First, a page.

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“The Adams administration is improving the lives of working-class people everyday thanks to initiatives like the Jobs NYC talent portal that democratize technology and provide easier access to city services and information,” said New York City Chief Technology Officer Matthew Fraser. “Through the broader Jobs NYC effort, we’re empowering more New Yorkers, particularly residents in communities experiencing high unemployment, to take advantage of vital training and workforce development offerings and engage with citywide economic opportunities.”  

“Launching the ‘Run This Town’ campaign isn’t just about filling vacancies; it’s about igniting a passion for public service and inviting New Yorkers to be architects of change within their own careers and communities,” said New York City Department of Citywide Administrative Services (DCAS) Commissioner Dawn M. Pinnock. “Together, through this campaign, we will help New Yorkers build careers in city service by opening doors to opportunity, fostering an inclusive workforce with applicants from every corner of the city, and helping to ensure that every voice is heard, and every community thrives.”

“After 10 years working in public service, I have no doubt that working in city government is one of the most rewarding experiences a New Yorker from any background or ethnicity can hope for,” said Mayor’s Office of Ethnic and Community Media Executive Director José Bayona. “For those looking for an opportunity to build a solid career, there is not a better place to look than our municipal force. Let’s ‘Run This Town’ together!”

“Public service is incredibly rewarding, and I encourage New Yorkers to join us at to explore available opportunities in city government,” said New York City Community Affairs Unit Commissioner Fred Kreizman. “The city workforce reflects the best and brightest of our diverse communities. If you are inspired to make a difference, then come work with the Adams administration and help us ‘Run This Town’ called New York City.”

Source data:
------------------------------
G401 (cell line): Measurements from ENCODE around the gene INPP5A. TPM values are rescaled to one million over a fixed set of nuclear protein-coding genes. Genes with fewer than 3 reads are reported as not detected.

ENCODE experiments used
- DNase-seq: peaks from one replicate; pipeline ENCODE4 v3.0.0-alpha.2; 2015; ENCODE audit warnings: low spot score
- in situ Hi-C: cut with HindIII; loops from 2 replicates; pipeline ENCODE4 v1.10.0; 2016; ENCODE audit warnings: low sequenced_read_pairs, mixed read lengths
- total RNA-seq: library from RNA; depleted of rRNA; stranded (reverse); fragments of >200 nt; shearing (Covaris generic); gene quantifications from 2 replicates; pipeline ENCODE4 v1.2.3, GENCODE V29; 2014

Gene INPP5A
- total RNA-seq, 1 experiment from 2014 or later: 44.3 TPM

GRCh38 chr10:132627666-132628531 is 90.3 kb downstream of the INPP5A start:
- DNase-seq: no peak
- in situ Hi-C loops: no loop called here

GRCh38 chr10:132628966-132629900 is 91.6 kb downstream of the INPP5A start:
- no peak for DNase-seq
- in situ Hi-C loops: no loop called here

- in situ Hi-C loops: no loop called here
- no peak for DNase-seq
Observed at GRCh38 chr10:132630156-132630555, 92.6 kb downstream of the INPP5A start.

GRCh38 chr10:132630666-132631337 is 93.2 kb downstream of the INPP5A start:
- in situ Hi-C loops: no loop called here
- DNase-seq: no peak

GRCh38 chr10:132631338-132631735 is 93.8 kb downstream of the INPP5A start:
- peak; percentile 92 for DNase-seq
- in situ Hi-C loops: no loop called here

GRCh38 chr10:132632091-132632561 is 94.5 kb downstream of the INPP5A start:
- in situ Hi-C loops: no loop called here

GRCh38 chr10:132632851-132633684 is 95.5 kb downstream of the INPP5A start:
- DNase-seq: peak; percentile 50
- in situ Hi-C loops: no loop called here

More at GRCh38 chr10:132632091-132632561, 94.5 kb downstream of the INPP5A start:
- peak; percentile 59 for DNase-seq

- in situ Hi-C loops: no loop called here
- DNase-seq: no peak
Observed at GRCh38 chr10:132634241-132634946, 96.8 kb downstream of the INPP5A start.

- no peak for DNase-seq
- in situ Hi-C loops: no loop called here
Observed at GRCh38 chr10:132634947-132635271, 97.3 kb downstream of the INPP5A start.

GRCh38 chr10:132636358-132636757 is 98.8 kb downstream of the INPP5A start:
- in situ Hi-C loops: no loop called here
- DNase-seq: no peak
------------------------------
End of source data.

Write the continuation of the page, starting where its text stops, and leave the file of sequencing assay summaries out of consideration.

“Public-sector jobs have provided generations of New Yorkers good paying jobs, dignity, and pathways to the middle-class, and ‘Run this Town’ will ensure the next generation can access those same opportunities,” said Mayor’s Office of Talent and Workforce Development Executive Director Abby Jo Sigal. “Last month, Mayor Adams launched Jobs NYC to connect New Yorkers, especially those in communities wrestling with disproportionately high unemployment rates, to jobs and free training resources. ‘Run this Town’ doubles down on this effort by helping city agencies access the talent they need to deliver vital services and shared prosperity to New Yorkers.”

“With another record-high total jobs in New York City, including the Adams administration’s work to drive down the Black unemployment rate, Mayor Adams is doubling down on bolstering our economy with the launch of ‘Run This Town’ to get more New Yorkers in city government,” said New York City Economic Development Corporation President (NYCEDC) and CEO Andrew Kimball. “The work that the administration has put in to creating jobs and opportunities is in action across the five boroughs. However, there is still work to be done, and at NYCEDC, we will continue to work across the public and private sectors to foster an inclusive economic recovery that creates opportunities for all New Yorkers.”

New York City government should directly reflect the diversity of our city,” said New York City Mayor’s Public Engagement Unit Executive Director Adrienne Lever. “Our team is thrilled to promote the new ‘Run This Town’ initiative and help encourage more New Yorkers from every walk of life to apply for city service.”